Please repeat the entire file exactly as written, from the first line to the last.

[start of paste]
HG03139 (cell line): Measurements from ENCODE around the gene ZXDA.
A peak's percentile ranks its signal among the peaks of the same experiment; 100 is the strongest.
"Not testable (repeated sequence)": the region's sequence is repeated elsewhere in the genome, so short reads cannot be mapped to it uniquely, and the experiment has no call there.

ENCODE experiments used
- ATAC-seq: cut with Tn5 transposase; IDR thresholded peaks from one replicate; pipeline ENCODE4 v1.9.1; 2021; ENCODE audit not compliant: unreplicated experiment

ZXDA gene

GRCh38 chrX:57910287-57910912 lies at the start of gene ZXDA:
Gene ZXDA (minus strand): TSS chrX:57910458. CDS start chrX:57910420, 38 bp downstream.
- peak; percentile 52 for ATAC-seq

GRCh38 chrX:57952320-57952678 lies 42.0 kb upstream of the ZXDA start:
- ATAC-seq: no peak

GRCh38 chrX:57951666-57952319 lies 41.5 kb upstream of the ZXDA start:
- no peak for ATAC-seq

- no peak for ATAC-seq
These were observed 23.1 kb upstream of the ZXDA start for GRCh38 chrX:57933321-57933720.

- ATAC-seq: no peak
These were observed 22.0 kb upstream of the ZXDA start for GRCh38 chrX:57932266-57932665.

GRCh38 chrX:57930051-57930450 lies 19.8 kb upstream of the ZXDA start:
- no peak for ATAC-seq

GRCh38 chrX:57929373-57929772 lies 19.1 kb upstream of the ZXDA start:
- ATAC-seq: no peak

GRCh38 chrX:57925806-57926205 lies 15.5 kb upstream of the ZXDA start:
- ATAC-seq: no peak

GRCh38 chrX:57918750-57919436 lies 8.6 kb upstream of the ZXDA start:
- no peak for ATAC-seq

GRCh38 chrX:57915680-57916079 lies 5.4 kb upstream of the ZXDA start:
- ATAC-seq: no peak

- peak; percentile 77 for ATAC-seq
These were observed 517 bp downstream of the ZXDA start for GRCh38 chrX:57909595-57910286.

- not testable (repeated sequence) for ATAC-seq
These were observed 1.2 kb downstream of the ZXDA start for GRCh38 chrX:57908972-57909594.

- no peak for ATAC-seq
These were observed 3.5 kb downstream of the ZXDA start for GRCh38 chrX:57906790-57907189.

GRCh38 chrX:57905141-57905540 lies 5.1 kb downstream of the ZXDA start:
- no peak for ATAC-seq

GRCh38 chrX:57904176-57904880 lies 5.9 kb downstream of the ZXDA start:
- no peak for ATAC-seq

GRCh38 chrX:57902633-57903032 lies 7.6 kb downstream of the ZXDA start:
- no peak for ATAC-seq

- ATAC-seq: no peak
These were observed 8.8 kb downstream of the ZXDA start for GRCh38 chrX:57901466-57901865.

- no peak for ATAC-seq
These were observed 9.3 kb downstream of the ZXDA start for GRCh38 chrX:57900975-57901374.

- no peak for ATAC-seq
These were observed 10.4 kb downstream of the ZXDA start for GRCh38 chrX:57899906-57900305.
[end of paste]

HG03139 (cell line): Measurements from ENCODE around the gene ZXDA.
A peak's percentile ranks its signal among the peaks of the same experiment; 100 is the strongest.
"Not testable (repeated sequence)": the region's sequence is repeated elsewhere in the genome, so short reads cannot be mapped to it uniquely, and the experiment has no call there.

ENCODE experiments used
- ATAC-seq: cut with Tn5 transposase; IDR thresholded peaks from one replicate; pipeline ENCODE4 v1.9.1; 2021; ENCODE audit not compliant: unreplicated experiment

ZXDA gene

GRCh38 chrX:57910287-57910912 lies at the start of gene ZXDA:
Gene ZXDA (minus strand): TSS chrX:57910458. CDS start chrX:57910420, 38 bp downstream.
- peak; percentile 52 for ATAC-seq

GRCh38 chrX:57952320-57952678 lies 42.0 kb upstream of the ZXDA start:
- ATAC-seq: no peak

GRCh38 chrX:57951666-57952319 lies 41.5 kb upstream of the ZXDA start:
- no peak for ATAC-seq

- no peak for ATAC-seq
These were observed 23.1 kb upstream of the ZXDA start for GRCh38 chrX:57933321-57933720.

- ATAC-seq: no peak
These were observed 22.0 kb upstream of the ZXDA start for GRCh38 chrX:57932266-57932665.

GRCh38 chrX:57930051-57930450 lies 19.8 kb upstream of the ZXDA start:
- no peak for ATAC-seq

GRCh38 chrX:57929373-57929772 lies 19.1 kb upstream of the ZXDA start:
- ATAC-seq: no peak

GRCh38 chrX:57925806-57926205 lies 15.5 kb upstream of the ZXDA start:
- ATAC-seq: no peak

GRCh38 chrX:57918750-57919436 lies 8.6 kb upstream of the ZXDA start:
- no peak for ATAC-seq

GRCh38 chrX:57915680-57916079 lies 5.4 kb upstream of the ZXDA start:
- ATAC-seq: no peak

- peak; percentile 77 for ATAC-seq
These were observed 517 bp downstream of the ZXDA start for GRCh38 chrX:57909595-57910286.

- not testable (repeated sequence) for ATAC-seq
These were observed 1.2 kb downstream of the ZXDA start for GRCh38 chrX:57908972-57909594.

- no peak for ATAC-seq
These were observed 3.5 kb downstream of the ZXDA start for GRCh38 chrX:57906790-57907189.

GRCh38 chrX:57905141-57905540 lies 5.1 kb downstream of the ZXDA start:
- no peak for ATAC-seq

GRCh38 chrX:57904176-57904880 lies 5.9 kb downstream of the ZXDA start:
- no peak for ATAC-seq

GRCh38 chrX:57902633-57903032 lies 7.6 kb downstream of the ZXDA start:
- no peak for ATAC-seq

- ATAC-seq: no peak
These were observed 8.8 kb downstream of the ZXDA start for GRCh38 chrX:57901466-57901865.

- no peak for ATAC-seq
These were observed 9.3 kb downstream of the ZXDA start for GRCh38 chrX:57900975-57901374.

- no peak for ATAC-seq
These were observed 10.4 kb downstream of the ZXDA start for GRCh38 chrX:57899906-57900305.